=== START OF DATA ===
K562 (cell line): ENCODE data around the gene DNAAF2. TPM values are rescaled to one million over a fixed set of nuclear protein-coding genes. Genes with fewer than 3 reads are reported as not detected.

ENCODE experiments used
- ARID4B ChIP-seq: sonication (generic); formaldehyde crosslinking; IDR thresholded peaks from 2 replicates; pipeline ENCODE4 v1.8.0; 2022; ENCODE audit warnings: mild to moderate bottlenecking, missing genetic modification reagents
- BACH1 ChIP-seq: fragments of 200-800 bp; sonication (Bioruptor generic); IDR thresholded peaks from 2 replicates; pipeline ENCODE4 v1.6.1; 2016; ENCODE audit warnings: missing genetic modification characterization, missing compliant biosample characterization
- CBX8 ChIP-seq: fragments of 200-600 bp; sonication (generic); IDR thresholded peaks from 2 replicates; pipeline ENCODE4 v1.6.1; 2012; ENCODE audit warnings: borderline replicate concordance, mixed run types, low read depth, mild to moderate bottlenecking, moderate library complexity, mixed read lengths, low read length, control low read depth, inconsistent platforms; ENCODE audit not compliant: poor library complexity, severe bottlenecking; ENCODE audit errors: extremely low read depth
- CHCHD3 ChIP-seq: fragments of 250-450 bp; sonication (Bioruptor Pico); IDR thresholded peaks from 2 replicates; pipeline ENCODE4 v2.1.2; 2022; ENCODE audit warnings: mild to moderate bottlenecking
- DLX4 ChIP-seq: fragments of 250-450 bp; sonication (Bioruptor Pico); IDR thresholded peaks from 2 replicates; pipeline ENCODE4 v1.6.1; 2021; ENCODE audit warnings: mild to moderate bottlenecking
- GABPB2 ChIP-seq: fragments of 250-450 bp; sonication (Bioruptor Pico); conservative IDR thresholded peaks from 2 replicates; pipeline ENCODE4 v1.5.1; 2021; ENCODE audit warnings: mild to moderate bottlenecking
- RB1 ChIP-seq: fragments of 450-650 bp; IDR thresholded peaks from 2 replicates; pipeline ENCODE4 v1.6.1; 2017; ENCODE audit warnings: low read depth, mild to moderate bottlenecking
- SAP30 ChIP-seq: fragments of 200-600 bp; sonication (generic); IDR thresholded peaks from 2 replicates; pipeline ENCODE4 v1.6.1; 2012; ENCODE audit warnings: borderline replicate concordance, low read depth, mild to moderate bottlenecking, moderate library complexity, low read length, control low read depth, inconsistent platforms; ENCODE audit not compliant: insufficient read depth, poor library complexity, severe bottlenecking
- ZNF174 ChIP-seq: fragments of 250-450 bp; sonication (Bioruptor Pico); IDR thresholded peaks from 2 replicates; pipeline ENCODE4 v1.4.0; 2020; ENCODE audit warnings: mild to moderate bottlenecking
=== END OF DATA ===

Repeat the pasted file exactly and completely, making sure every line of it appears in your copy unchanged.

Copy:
K562 (cell line): ENCODE data around the gene DNAAF2. TPM values are rescaled to one million over a fixed set of nuclear protein-coding genes. Genes with fewer than 3 reads are reported as not detected.

ENCODE experiments used
- ARID4B ChIP-seq: sonication (generic); formaldehyde crosslinking; IDR thresholded peaks from 2 replicates; pipeline ENCODE4 v1.8.0; 2022; ENCODE audit warnings: mild to moderate bottlenecking, missing genetic modification reagents
- BACH1 ChIP-seq: fragments of 200-800 bp; sonication (Bioruptor generic); IDR thresholded peaks from 2 replicates; pipeline ENCODE4 v1.6.1; 2016; ENCODE audit warnings: missing genetic modification characterization, missing compliant biosample characterization
- CBX8 ChIP-seq: fragments of 200-600 bp; sonication (generic); IDR thresholded peaks from 2 replicates; pipeline ENCODE4 v1.6.1; 2012; ENCODE audit warnings: borderline replicate concordance, mixed run types, low read depth, mild to moderate bottlenecking, moderate library complexity, mixed read lengths, low read length, control low read depth, inconsistent platforms; ENCODE audit not compliant: poor library complexity, severe bottlenecking; ENCODE audit errors: extremely low read depth
- CHCHD3 ChIP-seq: fragments of 250-450 bp; sonication (Bioruptor Pico); IDR thresholded peaks from 2 replicates; pipeline ENCODE4 v2.1.2; 2022; ENCODE audit warnings: mild to moderate bottlenecking
- DLX4 ChIP-seq: fragments of 250-450 bp; sonication (Bioruptor Pico); IDR thresholded peaks from 2 replicates; pipeline ENCODE4 v1.6.1; 2021; ENCODE audit warnings: mild to moderate bottlenecking
- GABPB2 ChIP-seq: fragments of 250-450 bp; sonication (Bioruptor Pico); conservative IDR thresholded peaks from 2 replicates; pipeline ENCODE4 v1.5.1; 2021; ENCODE audit warnings: mild to moderate bottlenecking
- RB1 ChIP-seq: fragments of 450-650 bp; IDR thresholded peaks from 2 replicates; pipeline ENCODE4 v1.6.1; 2017; ENCODE audit warnings: low read depth, mild to moderate bottlenecking
- SAP30 ChIP-seq: fragments of 200-600 bp; sonication (generic); IDR thresholded peaks from 2 replicates; pipeline ENCODE4 v1.6.1; 2012; ENCODE audit warnings: borderline replicate concordance, low read depth, mild to moderate bottlenecking, moderate library complexity, low read length, control low read depth, inconsistent platforms; ENCODE audit not compliant: insufficient read depth, poor library complexity, severe bottlenecking
- ZNF174 ChIP-seq: fragments of 250-450 bp; sonication (Bioruptor Pico); IDR thresholded peaks from 2 replicates; pipeline ENCODE4 v1.4.0; 2020; ENCODE audit warnings: mild to moderate bottlenecking